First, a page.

I've always liked dad and even considered him the better parent as he's more affectionate and emotional than my mum who can be quite cold. I've had to really reassess that. My mum worked like a dog doing a tiring stressful job and running the house while my dad lazed around on his arse. I blamed my mother for not being more available etc but when i think back i realise she took me to every single doctor's appointment and dentist visit. Why? Why didn't my dad do it? Why did i expect so much more from my mother who was already stretched as far as possible?

I have broached the topic gingerly with my mother and it seems that given her own horrid upbringing she was just glad dad wasn't an abusive alcoholic and put up with everything because of that. When i asked her why she didn't ignore my dad when he said she couldn't do up the bathroom (for no good reason) she said "I couldn't do that" in a shocked tone. When i asked why she couldn't give a reason. I suspect it was because despite my dad's utter uselessness she had it ingrained that he was head of the household and so she had to defer to him even if his decisions were nonsensical. Given that she grew up in catholic ireland where her own mother had had 9 c sections because society said using contraception was worse than a woman seriously risking her health it's not hard to see where her ideas came from.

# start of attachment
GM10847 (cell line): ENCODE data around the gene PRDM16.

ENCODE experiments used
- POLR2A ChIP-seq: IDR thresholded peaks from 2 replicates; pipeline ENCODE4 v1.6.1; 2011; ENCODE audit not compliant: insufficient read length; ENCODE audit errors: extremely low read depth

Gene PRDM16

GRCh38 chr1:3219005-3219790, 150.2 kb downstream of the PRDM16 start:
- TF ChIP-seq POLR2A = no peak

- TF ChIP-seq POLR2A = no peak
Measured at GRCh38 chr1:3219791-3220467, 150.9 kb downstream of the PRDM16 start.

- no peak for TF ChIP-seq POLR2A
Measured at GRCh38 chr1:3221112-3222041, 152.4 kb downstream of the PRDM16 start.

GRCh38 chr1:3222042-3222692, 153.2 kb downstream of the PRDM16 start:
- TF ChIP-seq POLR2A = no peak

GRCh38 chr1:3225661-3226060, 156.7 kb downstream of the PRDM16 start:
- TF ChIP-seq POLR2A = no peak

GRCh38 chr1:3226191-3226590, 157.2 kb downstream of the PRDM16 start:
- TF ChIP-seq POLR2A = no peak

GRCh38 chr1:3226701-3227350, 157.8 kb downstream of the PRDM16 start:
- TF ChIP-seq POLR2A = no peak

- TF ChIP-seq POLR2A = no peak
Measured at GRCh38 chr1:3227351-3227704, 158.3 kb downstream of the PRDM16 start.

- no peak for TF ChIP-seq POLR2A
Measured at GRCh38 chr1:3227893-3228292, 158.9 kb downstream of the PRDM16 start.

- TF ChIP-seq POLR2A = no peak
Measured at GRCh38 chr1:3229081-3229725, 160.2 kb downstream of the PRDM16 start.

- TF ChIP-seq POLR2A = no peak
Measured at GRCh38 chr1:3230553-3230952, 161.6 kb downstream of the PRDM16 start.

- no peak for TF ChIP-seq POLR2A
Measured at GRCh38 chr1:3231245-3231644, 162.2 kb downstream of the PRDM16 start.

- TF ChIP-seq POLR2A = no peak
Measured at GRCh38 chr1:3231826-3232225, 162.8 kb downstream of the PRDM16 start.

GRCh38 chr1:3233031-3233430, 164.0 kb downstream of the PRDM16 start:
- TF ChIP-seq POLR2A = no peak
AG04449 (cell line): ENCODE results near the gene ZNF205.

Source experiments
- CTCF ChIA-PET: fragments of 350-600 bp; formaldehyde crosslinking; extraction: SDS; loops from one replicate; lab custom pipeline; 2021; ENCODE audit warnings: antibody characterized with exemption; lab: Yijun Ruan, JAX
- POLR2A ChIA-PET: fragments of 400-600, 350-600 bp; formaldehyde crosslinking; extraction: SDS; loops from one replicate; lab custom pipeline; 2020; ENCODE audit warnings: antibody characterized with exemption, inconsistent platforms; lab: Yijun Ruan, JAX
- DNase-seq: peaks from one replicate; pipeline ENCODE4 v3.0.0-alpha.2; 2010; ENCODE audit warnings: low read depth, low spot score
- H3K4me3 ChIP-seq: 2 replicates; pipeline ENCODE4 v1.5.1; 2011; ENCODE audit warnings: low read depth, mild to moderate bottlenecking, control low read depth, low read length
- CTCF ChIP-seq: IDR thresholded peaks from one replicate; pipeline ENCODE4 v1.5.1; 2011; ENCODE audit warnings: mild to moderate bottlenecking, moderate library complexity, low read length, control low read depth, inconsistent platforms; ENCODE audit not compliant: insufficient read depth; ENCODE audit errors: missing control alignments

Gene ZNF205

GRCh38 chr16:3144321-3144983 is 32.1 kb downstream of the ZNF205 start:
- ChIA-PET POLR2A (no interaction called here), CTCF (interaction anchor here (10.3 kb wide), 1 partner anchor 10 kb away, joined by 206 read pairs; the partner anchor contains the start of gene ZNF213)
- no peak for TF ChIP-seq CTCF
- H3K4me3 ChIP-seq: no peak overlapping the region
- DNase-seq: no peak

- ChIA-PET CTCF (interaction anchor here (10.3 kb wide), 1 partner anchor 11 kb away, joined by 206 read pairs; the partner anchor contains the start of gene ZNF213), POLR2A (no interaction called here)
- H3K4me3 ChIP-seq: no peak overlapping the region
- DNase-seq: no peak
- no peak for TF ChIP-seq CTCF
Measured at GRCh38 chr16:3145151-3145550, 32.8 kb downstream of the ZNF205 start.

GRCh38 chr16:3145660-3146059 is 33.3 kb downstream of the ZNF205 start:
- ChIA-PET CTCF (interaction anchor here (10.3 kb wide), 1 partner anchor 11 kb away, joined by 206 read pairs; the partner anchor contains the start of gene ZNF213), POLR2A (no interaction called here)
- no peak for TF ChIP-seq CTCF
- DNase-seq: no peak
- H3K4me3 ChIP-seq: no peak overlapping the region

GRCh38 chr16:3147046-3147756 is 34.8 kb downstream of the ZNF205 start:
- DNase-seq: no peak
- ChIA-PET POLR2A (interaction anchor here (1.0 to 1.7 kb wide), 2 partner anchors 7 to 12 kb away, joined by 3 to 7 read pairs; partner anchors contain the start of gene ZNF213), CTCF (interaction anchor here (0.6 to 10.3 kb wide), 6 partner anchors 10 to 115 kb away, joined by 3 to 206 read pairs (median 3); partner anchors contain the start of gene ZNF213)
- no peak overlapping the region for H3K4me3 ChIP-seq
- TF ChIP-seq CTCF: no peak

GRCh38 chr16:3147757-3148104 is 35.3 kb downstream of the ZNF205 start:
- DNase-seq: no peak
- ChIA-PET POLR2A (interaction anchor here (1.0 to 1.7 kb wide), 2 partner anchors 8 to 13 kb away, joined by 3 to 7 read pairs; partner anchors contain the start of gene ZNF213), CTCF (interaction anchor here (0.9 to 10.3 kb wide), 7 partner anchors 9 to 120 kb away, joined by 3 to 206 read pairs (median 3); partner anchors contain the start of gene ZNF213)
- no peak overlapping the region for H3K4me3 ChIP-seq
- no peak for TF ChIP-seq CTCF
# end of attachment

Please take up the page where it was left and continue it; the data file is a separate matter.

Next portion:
Even though i considered myself streets ahead of my mum in terms of feminist ideas i realised a few years ago that dh and i both ended up in a situation where his life and desires took precedence over mine. Dh is a good man who would claim to see women as equal but over the last few years i've been pointing out wsys in which his views and actions are unwittingly based on sexist ideas. And he has listened. And he has changed, a massive amount. Where once he would wait for me to tell him to clean this and wipethat yesterday he just got up and cleaned. He didn't expect me to do any of it because I'm doing nights with the baby (who won't accept a bottle) so he sees that as my fair share. This is such a change. I made a sarky comment about it (why? Because I can no longer feel superior and hard done by?) which he ignored. I apologised for it later and he laughed it off which was big of him but really i felt bad- it takes a lot of character to admit you've made some pretty shit assumptions and decisions,examine yourself and really change. I'm proud of him for doing that.